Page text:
But there is some fascinating thought about what might happen when a new wave of technology on Earth, enabling instantaneous communication and travel  (Fig. 8), allows a new interstellar Diaspora to overtake the old one, on the way to Kardashev III status  (controlling the resources of a galaxy).  From there Prof. Kaku goes on to consider whether a Kardashev IV civilisation is possible and what it might achieve, in chapters which bear comparison with, and even extend past, the closing ones of Arthur C. Clarke’s Profiles of the Future,  (Fig. 9), which ended by looking trillions of years into the future when only red dwarf stars will still be shining.

Those chapters are the best part of the book, in my view, and make interesting comparison with similar thoughts recently put forward by Eamonn Ansbro of the Kingsland Observatory, in a paper offered to the SETI Committee of the International Astronautical Federation in 2018.  There’s a great deal more to be said on all the above topics  (review, ‘The Crowd and the Cosmos’, ON 29th January 2023), and what I would suggest to anyone who isn’t already up to speed on them, would be to skip Prof. Kaku’s previous books and follow the old injunction, ‘New Readers Start Here’. 


Astronomers of the Future Club –  September 2018 Meeting Report

by Duncan Lunan

On Thursday September 27th 2018,  at the Troon meeting of the Astronomers of the Future Club, the speaker was Eamonn Ansbro of the Kingsland Observatory in County Roscommon, Eire, talking about ‘Quantum Communication’, the possibility of faster-than-light communication with other civilisations.  The talk has been offered to the SETI Conference of the International Astronautical Federation, and the AOTF Club were the first to hear it.

Eamonn began with an account of the Kingsland Observatory, whose first telescope was created in 2000 by the late John Braithwaite, the last telescope maker in Scotland.  Currently the Observatory is commissioning a new site in Spain, with a robotic telescope which will be remotely accessible by schools and colleges as well as to researchers.

On his main theme he distinguished between SETI  (Search for Extraterrestrial Intelligence), CETI  (Communication with ETI), and Active SETI, which aims to do both.  With the growing number of exoplanets being discovered orbiting other stars, he argued that a new search strategy was needed which hopefully would encompass more ET civilisations than the search for signals from individual stars.  At present optical searches are being made by the Lick Observatory in the USA, and radio searches at a number of sites including Parkes in Australia, FAST in China, Arecibo in Puerto Rico and Green Bank in the USA.  A more advanced strategy would assume that extraterrestrial civilisation develop co-evolution and sociology in a network of cooperative cultures, actively exploring to find others.  If they engage in interstellar travel, civilisations 7000 years ahead of us might be Slow Travellers, up to and including those moving whole solar systems;  at 10,000 years beyond us there would be Fast Travellers, nomadic, using hyperspace;  and 1 million years ahead, they could be Transuniversalists, using very advanced technology such as wormholes and zero point energy not just to travel within our Universe but to access others and alternative dimensions within them.  On that timescale, even Slow Travellers could be using faster-than-light Quantum Superluminal Communication, so there would be a high possible detection rate for other civilisations if it could be achieved.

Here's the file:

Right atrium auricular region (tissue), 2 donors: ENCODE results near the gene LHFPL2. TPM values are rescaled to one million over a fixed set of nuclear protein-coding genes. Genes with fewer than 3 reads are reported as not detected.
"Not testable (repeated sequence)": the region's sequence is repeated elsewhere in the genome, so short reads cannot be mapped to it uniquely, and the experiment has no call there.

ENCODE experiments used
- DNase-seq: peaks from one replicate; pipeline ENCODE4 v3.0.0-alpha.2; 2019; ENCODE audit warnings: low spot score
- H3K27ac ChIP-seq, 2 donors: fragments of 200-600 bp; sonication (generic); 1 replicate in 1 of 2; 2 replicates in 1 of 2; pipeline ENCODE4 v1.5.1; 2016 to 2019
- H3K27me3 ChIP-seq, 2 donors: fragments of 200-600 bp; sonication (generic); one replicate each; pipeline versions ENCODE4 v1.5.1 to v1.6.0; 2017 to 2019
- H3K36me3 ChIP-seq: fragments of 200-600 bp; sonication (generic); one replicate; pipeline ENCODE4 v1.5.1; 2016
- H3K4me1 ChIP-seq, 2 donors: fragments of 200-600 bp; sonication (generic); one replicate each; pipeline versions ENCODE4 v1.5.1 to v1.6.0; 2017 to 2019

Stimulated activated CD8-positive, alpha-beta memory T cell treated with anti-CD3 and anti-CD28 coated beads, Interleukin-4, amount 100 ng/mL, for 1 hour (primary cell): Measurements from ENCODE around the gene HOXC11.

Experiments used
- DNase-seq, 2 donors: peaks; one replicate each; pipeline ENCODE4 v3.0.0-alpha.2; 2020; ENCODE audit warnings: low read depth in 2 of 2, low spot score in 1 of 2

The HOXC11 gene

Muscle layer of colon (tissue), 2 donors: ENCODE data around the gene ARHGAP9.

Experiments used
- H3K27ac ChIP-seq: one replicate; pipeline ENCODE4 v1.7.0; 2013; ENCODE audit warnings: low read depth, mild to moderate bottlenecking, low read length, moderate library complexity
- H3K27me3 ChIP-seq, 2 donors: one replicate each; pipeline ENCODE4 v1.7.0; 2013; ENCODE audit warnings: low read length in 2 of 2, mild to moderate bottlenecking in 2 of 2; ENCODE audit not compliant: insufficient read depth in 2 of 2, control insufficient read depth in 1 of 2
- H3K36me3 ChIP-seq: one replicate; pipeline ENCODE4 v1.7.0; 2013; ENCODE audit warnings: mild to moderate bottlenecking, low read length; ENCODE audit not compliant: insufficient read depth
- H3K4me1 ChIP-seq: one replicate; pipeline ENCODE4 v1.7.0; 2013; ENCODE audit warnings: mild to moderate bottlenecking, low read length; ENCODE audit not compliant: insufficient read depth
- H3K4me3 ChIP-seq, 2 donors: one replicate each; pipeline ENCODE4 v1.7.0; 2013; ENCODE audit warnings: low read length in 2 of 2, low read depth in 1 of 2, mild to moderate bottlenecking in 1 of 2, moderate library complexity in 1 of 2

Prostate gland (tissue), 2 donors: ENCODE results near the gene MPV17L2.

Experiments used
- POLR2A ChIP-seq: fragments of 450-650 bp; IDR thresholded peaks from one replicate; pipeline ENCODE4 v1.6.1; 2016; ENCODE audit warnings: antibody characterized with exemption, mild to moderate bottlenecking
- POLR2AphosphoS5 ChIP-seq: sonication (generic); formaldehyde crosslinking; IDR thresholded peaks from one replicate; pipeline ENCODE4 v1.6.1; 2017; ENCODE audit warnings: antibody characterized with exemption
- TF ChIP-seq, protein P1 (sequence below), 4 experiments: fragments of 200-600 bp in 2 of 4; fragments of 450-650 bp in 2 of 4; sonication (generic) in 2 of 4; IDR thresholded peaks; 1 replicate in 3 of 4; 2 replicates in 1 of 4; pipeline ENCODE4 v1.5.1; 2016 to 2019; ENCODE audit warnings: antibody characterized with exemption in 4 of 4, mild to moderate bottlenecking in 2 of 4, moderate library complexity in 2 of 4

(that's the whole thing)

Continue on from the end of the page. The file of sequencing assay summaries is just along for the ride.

After developing these arguments in more detail, Eamonn turned to the many ways in which first communication might come about.  Dr. John Elliott of Leeds Metropolitan University argues that similar brain patterns are found in humans, orang-utans, dolphins, and in music, and they suggest that a universal language interpretation might be possible, also allowing communication with intelligent machines.  Where radio SETI exchanges might never advance beyond saying ‘we exist’, QSC would be instantaneous, over any distance, and could allow meaningful relationships.  Should we eavesdrop at first?   Reply with a ‘holding signal’ to gain time?   The new Contact Protocols would have to be much more flexible than the current ones for radio SETI.  Not replying risks losing an opportunity for ever, but listening operatives would have to be highly trained and carefully selected, since they would be taking immediate decisions for the sake of all mankind.  In Eamonn’s view, the operating principles would automatically select for beings at a level where we could communicate, and for those with benevolent intent, and the possible benefits far outweigh any possible dangers – but we are talking about huge responsibilities, because such events would change the world for ever.   Predictably, the talk provoked a lively discussion, which continued at McKay’s Bar after the vote of thanks.